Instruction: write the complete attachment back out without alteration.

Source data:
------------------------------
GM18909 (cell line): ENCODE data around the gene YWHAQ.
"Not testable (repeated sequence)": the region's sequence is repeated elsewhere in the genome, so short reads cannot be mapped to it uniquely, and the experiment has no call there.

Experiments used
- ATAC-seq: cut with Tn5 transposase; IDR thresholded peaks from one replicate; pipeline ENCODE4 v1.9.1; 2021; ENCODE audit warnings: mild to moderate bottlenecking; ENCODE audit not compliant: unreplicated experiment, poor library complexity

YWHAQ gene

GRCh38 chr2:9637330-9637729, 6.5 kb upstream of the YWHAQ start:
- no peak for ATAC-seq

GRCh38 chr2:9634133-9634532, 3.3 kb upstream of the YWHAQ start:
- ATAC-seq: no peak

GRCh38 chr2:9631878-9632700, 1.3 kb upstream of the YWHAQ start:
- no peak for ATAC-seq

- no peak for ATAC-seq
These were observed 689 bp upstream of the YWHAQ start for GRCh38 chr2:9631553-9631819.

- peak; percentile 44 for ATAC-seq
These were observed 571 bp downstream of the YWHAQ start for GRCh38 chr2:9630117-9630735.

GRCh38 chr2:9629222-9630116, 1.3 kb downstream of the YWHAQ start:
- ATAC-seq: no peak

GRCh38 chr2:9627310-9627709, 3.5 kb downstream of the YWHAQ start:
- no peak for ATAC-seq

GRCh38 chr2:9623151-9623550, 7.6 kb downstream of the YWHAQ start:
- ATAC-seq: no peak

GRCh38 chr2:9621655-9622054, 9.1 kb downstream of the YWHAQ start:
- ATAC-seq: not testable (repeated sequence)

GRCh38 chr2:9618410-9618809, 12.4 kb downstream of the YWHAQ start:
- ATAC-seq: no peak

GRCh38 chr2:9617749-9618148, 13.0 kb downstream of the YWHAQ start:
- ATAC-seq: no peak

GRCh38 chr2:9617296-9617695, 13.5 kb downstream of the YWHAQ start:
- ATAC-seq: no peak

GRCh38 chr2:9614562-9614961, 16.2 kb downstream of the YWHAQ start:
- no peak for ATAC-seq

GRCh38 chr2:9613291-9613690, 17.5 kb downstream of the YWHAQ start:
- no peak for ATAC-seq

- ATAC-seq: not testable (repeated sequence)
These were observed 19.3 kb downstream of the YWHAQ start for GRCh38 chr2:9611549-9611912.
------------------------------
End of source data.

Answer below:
GM18909 (cell line): ENCODE data around the gene YWHAQ.
"Not testable (repeated sequence)": the region's sequence is repeated elsewhere in the genome, so short reads cannot be mapped to it uniquely, and the experiment has no call there.

Experiments used
- ATAC-seq: cut with Tn5 transposase; IDR thresholded peaks from one replicate; pipeline ENCODE4 v1.9.1; 2021; ENCODE audit warnings: mild to moderate bottlenecking; ENCODE audit not compliant: unreplicated experiment, poor library complexity

YWHAQ gene

GRCh38 chr2:9637330-9637729, 6.5 kb upstream of the YWHAQ start:
- no peak for ATAC-seq

GRCh38 chr2:9634133-9634532, 3.3 kb upstream of the YWHAQ start:
- ATAC-seq: no peak

GRCh38 chr2:9631878-9632700, 1.3 kb upstream of the YWHAQ start:
- no peak for ATAC-seq

- no peak for ATAC-seq
These were observed 689 bp upstream of the YWHAQ start for GRCh38 chr2:9631553-9631819.

- peak; percentile 44 for ATAC-seq
These were observed 571 bp downstream of the YWHAQ start for GRCh38 chr2:9630117-9630735.

GRCh38 chr2:9629222-9630116, 1.3 kb downstream of the YWHAQ start:
- ATAC-seq: no peak

GRCh38 chr2:9627310-9627709, 3.5 kb downstream of the YWHAQ start:
- no peak for ATAC-seq

GRCh38 chr2:9623151-9623550, 7.6 kb downstream of the YWHAQ start:
- ATAC-seq: no peak

GRCh38 chr2:9621655-9622054, 9.1 kb downstream of the YWHAQ start:
- ATAC-seq: not testable (repeated sequence)

GRCh38 chr2:9618410-9618809, 12.4 kb downstream of the YWHAQ start:
- ATAC-seq: no peak

GRCh38 chr2:9617749-9618148, 13.0 kb downstream of the YWHAQ start:
- ATAC-seq: no peak

GRCh38 chr2:9617296-9617695, 13.5 kb downstream of the YWHAQ start:
- ATAC-seq: no peak

GRCh38 chr2:9614562-9614961, 16.2 kb downstream of the YWHAQ start:
- no peak for ATAC-seq

GRCh38 chr2:9613291-9613690, 17.5 kb downstream of the YWHAQ start:
- no peak for ATAC-seq

- ATAC-seq: not testable (repeated sequence)
These were observed 19.3 kb downstream of the YWHAQ start for GRCh38 chr2:9611549-9611912.